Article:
Runaways Bassist Speaks For The First Time About Being Raped By Kim Fowley In Front Of Her Bandmates

Please be advised that some of the content in this article may be triggering for some readers.

When music industry figure Kim Fowley died this January from bladder cancer, The New York Times described him as a “svengali”: a person who “manipulates or exerts excessive control over another.” Never has that term seemed more fitting than it does today, in light of a lengthy, reported piece published by the Huffington Post, which outlines numerous allegations of sexual assault committed by Fowley. Fowley is probably best known as the force behind mid-’70s teenage girl rockers the Runaways, though he was also a producer, songwriter, publisher, and promoter for countless acts throughout his career. He’s also well-known for his reputation for despicable behavior. In the HuffPo story, Runaways bassist Jackie Fuchs and songwriter Kari Krome came forward for the first time with accounts of Fowley sexually assaulting them.

The central figure in Huffington Post’s story is Fuchs, who went by Jackie Fox while she was a member of the band. She was 15 when she met Fowley and joined the group. The Runaways played a marathon four-set show on New Years Eve in 1975. Fuchs had just turned 16. After the show, Fowley took the band to a nearby motel. According to allegations made in the story, Fuchs was given a Quaalude and instructed to take it. In the motel room, Fowley first offered a groupie the chance to have sex with a near-unconscious Fuchs, who declined. Then Fowley penetrated her with a hairbrush in a room full of onlookers, and finally began to rape her. The article includes accounts from several other witnesses who confirm these allegations and add their own memories of the incident: Helen Roessler and Trudie Arguelles, who are friends of Fuchs, and a man named Brent Williams. Contradicting reports suggest that other Runaways members including Joan Jett and Cherie Currie were present. Krome was also present, and in the story, she speaks out about her memory of the night. All accounts state that Runaways member Lita Ford was not present.

Fuchs said of the moment:

You don’t know what terror is until you realize something bad is about to happen to you and you can’t move a muscle. I can’t move. I can’t speak. All I can do is look him in the eye and do the best I can do to communicate: Please say no… I don’t know what it looked like from the outside. But I know what was going on inside and it was horror.

And later:

I remember opening my eyes, Kim Fowley was raping me, and there were people watching me.

Krome also described the situation:

It turned into this really disgusting Grand Guignol–like theater performance that he put on. And Jackie was dead, dead, dead drunk — like corpse drunk. She was just laying down on her back, sound asleep, out of it. [Fowley picked up Jackie’s arm] and it flopped down like a marionette. He had to manually move her body parts into positions that he wanted for himself.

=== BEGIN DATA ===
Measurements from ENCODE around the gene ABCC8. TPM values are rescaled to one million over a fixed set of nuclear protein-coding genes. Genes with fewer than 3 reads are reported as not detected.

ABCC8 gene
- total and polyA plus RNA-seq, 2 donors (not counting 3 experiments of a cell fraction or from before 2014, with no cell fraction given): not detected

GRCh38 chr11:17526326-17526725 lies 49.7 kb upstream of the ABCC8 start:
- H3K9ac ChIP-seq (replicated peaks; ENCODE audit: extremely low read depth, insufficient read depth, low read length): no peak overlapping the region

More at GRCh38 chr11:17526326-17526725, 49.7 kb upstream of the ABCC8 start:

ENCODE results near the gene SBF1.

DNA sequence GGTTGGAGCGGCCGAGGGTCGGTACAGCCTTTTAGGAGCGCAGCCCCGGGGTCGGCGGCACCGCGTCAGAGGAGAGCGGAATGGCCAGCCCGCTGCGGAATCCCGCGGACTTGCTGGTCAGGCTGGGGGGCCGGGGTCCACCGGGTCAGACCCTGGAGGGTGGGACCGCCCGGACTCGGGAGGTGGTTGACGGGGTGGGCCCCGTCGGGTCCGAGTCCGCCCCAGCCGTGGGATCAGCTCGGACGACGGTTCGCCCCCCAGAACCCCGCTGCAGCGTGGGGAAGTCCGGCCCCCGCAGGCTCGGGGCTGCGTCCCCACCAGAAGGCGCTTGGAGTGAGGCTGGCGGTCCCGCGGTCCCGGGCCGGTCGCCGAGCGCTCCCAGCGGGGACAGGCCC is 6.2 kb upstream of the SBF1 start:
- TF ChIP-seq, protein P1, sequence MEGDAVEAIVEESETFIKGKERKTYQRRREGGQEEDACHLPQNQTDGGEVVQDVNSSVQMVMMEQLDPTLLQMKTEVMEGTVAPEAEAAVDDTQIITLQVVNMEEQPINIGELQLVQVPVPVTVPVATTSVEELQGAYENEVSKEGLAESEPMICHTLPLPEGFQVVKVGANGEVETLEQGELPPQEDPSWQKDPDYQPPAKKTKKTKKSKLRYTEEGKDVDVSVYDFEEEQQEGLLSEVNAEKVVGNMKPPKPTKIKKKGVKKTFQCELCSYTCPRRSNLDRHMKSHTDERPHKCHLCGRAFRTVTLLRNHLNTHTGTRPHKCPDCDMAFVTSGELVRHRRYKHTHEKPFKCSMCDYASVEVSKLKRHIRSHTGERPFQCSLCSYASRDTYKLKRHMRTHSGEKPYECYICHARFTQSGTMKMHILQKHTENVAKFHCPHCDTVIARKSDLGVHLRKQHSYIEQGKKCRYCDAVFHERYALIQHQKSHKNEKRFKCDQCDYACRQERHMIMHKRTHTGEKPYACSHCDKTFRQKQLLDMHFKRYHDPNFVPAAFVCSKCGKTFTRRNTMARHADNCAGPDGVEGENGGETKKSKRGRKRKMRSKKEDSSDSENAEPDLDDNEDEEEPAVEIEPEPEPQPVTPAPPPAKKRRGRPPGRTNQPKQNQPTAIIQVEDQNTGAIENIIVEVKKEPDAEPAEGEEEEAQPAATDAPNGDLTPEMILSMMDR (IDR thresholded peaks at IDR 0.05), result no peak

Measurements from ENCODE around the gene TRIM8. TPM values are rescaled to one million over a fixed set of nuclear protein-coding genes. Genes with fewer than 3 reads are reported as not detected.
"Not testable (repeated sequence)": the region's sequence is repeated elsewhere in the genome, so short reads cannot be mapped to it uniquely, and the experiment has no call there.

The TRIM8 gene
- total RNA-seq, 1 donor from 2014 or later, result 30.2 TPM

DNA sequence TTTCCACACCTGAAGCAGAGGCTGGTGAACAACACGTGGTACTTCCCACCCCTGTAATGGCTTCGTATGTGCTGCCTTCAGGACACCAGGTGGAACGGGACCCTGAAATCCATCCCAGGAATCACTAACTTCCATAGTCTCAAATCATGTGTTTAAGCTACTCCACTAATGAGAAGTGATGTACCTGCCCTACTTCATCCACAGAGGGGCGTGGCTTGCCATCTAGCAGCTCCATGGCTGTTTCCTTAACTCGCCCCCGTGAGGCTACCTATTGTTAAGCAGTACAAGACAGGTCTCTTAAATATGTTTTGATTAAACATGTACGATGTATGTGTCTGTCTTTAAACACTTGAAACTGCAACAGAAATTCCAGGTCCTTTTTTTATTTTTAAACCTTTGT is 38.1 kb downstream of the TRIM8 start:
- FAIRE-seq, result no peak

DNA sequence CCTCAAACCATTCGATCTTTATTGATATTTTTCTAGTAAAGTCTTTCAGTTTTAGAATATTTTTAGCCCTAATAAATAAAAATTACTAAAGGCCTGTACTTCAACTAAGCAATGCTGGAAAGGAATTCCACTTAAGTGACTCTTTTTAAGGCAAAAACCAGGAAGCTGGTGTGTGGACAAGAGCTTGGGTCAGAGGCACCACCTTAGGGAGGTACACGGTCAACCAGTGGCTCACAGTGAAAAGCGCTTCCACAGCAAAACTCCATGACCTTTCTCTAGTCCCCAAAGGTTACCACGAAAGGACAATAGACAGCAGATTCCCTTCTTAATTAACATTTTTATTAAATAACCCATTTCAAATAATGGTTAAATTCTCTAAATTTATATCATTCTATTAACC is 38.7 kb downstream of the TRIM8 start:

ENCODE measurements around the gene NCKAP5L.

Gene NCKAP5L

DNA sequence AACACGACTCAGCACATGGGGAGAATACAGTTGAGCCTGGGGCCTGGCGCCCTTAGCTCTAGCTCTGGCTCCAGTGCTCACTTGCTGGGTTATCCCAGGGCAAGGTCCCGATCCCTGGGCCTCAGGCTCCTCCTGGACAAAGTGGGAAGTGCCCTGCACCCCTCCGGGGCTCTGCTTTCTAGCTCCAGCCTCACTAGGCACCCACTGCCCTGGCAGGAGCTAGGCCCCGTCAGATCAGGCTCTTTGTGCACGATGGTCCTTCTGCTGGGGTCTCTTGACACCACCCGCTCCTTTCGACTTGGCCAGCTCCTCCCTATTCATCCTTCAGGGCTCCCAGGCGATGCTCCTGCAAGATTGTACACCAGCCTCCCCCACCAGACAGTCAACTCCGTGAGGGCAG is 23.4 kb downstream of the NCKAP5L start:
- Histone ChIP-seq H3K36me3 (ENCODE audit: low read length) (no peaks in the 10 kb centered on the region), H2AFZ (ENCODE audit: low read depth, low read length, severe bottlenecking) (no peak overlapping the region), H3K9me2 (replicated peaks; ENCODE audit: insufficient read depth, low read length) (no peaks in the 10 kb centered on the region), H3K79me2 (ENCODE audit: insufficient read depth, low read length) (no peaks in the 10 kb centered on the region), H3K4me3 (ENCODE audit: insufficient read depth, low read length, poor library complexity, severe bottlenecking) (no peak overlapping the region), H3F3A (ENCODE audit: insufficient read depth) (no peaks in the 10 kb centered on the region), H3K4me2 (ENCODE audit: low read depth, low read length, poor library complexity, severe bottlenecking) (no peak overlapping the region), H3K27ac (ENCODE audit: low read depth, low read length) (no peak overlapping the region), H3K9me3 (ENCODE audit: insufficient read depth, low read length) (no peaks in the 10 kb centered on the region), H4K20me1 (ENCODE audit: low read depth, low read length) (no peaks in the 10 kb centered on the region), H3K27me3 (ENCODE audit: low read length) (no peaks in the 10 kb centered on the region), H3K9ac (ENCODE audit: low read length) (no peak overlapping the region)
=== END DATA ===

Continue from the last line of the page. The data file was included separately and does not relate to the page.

According to all accounts, no one spoke up or stopped the rape. Fuchs’ last memory of the night is looking over and seeing Currie and Jett watching while Fowley raped her. Jett denied witnessing the rape through a representative, who verbatim stated, “It’s a matter involving her [Fuchs] and she can speak for herself.”

Additionally, Krome details her own stories of Fowley sexually assaulting her, prior to this incident with Fuchs. Krome claims she tried to tell Jett and another Runaways member, Sandy West, about the abuse:

I told them he’s abusing me. I’m powerless, and I don’t know what to do. They just looked at me blankly like I was the idiot. I remember getting really mad and saying, ‘You know what? Watch your ass, because you might be next.’

In the piece, Fuchs’ said her decision to go public about her rape was spurred by stories about the overwhelming allegations against Bill Cosby, Kesha’s allegations of drugging and assault by super-producer Dr. Luke, and the outbreak of college students speaking out about their sexual assaults. She said:

I realized, ‘Oh my God, this is what’s happening on college campuses.’ [Those students] have to be making the same value judgments about themselves as I made about me. I know from personal experience how all those things can eat away at you. They can take vibrant young people and turn them into something else.

After the alleged assault, Fuchs stayed in the band for a while, and went on an international tour to Japan with the group. But she left soon after, and enrolled at UCLA, and later, law school. She’s had success in her career as a lawyer, but she says, the effects of this trauma linger. Fuchs says she hasn’t slept soundly for 30 years. However, she also says:

One of the things I’ve tried to do with every bystander is let them know it’s not their fault. I also have to not blame myself for what happened to them. We are all victims of what Kim did.

You can read the entire piece here. Please be advised, it is very graphic.

If you or someone you know has been affected by sexual violence, call the 24-hour National Sexual Assault Hotline at 1-800-656-HOPE (1-800-656-4673), or visit